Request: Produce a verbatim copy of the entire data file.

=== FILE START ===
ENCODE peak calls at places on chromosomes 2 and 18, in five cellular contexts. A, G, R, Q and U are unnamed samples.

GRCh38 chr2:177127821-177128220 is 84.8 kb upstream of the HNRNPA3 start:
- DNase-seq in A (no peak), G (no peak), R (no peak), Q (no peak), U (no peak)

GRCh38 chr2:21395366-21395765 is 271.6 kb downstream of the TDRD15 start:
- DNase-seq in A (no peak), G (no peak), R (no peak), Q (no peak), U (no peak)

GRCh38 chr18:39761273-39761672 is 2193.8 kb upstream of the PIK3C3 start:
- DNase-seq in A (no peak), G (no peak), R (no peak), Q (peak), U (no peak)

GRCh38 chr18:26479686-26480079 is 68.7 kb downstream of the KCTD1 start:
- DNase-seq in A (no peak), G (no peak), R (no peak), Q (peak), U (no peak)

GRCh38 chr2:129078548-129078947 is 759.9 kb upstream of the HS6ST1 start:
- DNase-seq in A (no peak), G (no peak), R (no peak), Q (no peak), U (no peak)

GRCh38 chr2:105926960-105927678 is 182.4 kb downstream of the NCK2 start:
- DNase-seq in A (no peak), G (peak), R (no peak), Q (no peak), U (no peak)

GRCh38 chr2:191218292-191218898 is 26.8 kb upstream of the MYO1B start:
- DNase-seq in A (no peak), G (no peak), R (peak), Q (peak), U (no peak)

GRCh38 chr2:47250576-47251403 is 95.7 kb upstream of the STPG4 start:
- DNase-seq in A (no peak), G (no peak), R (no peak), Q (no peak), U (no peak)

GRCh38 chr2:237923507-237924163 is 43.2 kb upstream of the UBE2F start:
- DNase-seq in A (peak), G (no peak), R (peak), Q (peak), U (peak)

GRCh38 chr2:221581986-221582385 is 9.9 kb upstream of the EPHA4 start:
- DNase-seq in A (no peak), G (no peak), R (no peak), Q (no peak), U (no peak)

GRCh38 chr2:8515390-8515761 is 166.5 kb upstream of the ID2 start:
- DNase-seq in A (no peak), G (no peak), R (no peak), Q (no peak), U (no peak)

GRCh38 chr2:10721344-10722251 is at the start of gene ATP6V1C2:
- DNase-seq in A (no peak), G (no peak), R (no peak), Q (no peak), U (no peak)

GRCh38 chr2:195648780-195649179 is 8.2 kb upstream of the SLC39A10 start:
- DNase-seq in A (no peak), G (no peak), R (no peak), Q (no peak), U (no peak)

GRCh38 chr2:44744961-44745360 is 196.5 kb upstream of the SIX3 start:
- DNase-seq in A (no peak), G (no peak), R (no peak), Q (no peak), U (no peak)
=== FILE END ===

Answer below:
ENCODE peak calls at places on chromosomes 2 and 18, in five cellular contexts. A, G, R, Q and U are unnamed samples.

GRCh38 chr2:177127821-177128220 is 84.8 kb upstream of the HNRNPA3 start:
- DNase-seq in A (no peak), G (no peak), R (no peak), Q (no peak), U (no peak)

GRCh38 chr2:21395366-21395765 is 271.6 kb downstream of the TDRD15 start:
- DNase-seq in A (no peak), G (no peak), R (no peak), Q (no peak), U (no peak)

GRCh38 chr18:39761273-39761672 is 2193.8 kb upstream of the PIK3C3 start:
- DNase-seq in A (no peak), G (no peak), R (no peak), Q (peak), U (no peak)

GRCh38 chr18:26479686-26480079 is 68.7 kb downstream of the KCTD1 start:
- DNase-seq in A (no peak), G (no peak), R (no peak), Q (peak), U (no peak)

GRCh38 chr2:129078548-129078947 is 759.9 kb upstream of the HS6ST1 start:
- DNase-seq in A (no peak), G (no peak), R (no peak), Q (no peak), U (no peak)

GRCh38 chr2:105926960-105927678 is 182.4 kb downstream of the NCK2 start:
- DNase-seq in A (no peak), G (peak), R (no peak), Q (no peak), U (no peak)

GRCh38 chr2:191218292-191218898 is 26.8 kb upstream of the MYO1B start:
- DNase-seq in A (no peak), G (no peak), R (peak), Q (peak), U (no peak)

GRCh38 chr2:47250576-47251403 is 95.7 kb upstream of the STPG4 start:
- DNase-seq in A (no peak), G (no peak), R (no peak), Q (no peak), U (no peak)

GRCh38 chr2:237923507-237924163 is 43.2 kb upstream of the UBE2F start:
- DNase-seq in A (peak), G (no peak), R (peak), Q (peak), U (peak)

GRCh38 chr2:221581986-221582385 is 9.9 kb upstream of the EPHA4 start:
- DNase-seq in A (no peak), G (no peak), R (no peak), Q (no peak), U (no peak)

GRCh38 chr2:8515390-8515761 is 166.5 kb upstream of the ID2 start:
- DNase-seq in A (no peak), G (no peak), R (no peak), Q (no peak), U (no peak)

GRCh38 chr2:10721344-10722251 is at the start of gene ATP6V1C2:
- DNase-seq in A (no peak), G (no peak), R (no peak), Q (no peak), U (no peak)

GRCh38 chr2:195648780-195649179 is 8.2 kb upstream of the SLC39A10 start:
- DNase-seq in A (no peak), G (no peak), R (no peak), Q (no peak), U (no peak)

GRCh38 chr2:44744961-44745360 is 196.5 kb upstream of the SIX3 start:
- DNase-seq in A (no peak), G (no peak), R (no peak), Q (no peak), U (no peak)